Headmaster’s Blog, Friday 18 March 2016

One of the wonderfully distinctive features of our School community is the rich reservoir of goodwill that we are able to draw upon from people who care about the School’s development. A great example of this was the very impressive Careers Convention hosted in our Old Sports Hall on Wednesday. For a start, the sheer number of industries and careers that were represented was excellent, but what was really heartening was that those representatives were largely comprised of former pupils, current parents, former parents and even prospective parents. Our ability to tap into this generosity is of huge benefit to our students as they begin to negotiate their way towards the job market a few years hence. I am very grateful to all of those who gave up their time to be with us.


A recent piece of research has just been published by the Independent Schools Council (ISC) and supported by Durham University’s Centre for Evaluation and Monitoring entitled A comparison of Academic Achievement in Independent and State Schools. In summary, the report reveals that attending an independent school in England is associated with the equivalent of two additional years of schooling by the age of 16. You can read more on the report here: http://www.isc.co.uk/media/3140/16_02_26-cem-durham-university-academic-value-added-research.pdf


My observation in a nutshell is that this can be explained by the many intangibles of a good education. We are intensely interested in both the development of character and the achievement of excellent academic results. The two are inter-dependent, so children who develop personal skills and qualities – in short character – are better equipped to go on and achieve their academic potential. Central to our mission at Truro School is to recognise that qualifications and personal qualities go hand in hand. I observed a terrific example of this when I attended the ACHE banquet last night for students of the Lower Sixth who were awarded their ACHE peer counselling qualifications. I am convinced that our ACHE programme which develops the servant leadership ability of our senior students is one of the defining features of the Truro School Sixth Form. It empowers our Sixth Form students to set the tone in the School as regards how people treat each other, and also builds great internal capacity for our Sixth Form students to deal with the pressures that they face and the important decisions they have to make.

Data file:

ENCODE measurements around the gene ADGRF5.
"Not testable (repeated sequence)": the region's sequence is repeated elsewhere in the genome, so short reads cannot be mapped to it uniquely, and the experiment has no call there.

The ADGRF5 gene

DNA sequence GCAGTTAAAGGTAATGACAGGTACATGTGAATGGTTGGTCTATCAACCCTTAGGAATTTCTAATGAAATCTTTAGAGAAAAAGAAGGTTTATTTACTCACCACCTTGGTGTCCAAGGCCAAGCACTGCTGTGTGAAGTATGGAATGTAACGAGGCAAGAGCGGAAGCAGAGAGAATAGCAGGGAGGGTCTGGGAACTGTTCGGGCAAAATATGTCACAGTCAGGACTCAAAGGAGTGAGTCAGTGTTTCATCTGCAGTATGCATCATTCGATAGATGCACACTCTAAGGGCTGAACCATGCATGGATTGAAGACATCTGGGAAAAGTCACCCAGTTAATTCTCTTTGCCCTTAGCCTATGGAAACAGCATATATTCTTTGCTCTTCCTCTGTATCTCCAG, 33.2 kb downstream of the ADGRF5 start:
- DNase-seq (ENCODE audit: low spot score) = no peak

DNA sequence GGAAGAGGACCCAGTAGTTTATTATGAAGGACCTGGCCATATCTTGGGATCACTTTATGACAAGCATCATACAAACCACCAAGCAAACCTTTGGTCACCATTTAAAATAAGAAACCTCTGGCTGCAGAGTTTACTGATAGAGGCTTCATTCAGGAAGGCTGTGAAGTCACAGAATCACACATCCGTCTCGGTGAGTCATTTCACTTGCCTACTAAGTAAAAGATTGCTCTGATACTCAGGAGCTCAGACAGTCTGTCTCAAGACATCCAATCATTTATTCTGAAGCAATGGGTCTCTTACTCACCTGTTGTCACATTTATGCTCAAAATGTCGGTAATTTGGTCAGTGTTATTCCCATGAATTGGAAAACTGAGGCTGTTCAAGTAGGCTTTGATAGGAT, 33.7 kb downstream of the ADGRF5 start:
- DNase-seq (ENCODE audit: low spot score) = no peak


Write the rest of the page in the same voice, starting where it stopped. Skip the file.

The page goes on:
Another key aspect of teenage character development is to arm our students with the information and the resilience to make the right choices as regards drugs and so called ‘legal highs’. We have a highly recommended speaker with us on Monday talking to our 5th Year and Sixth Form students. Parents of these year groups have also been invited to come to the Chapel at 7pm on Monday evening to hear a version of the talk designed for mums and dads. An ongoing dialogue at home and at school is so important.


With one week until the Easter holidays I hope you have an enjoyable and relaxing weekend.


Andrew Gordon-Brown, Truro School Headmaster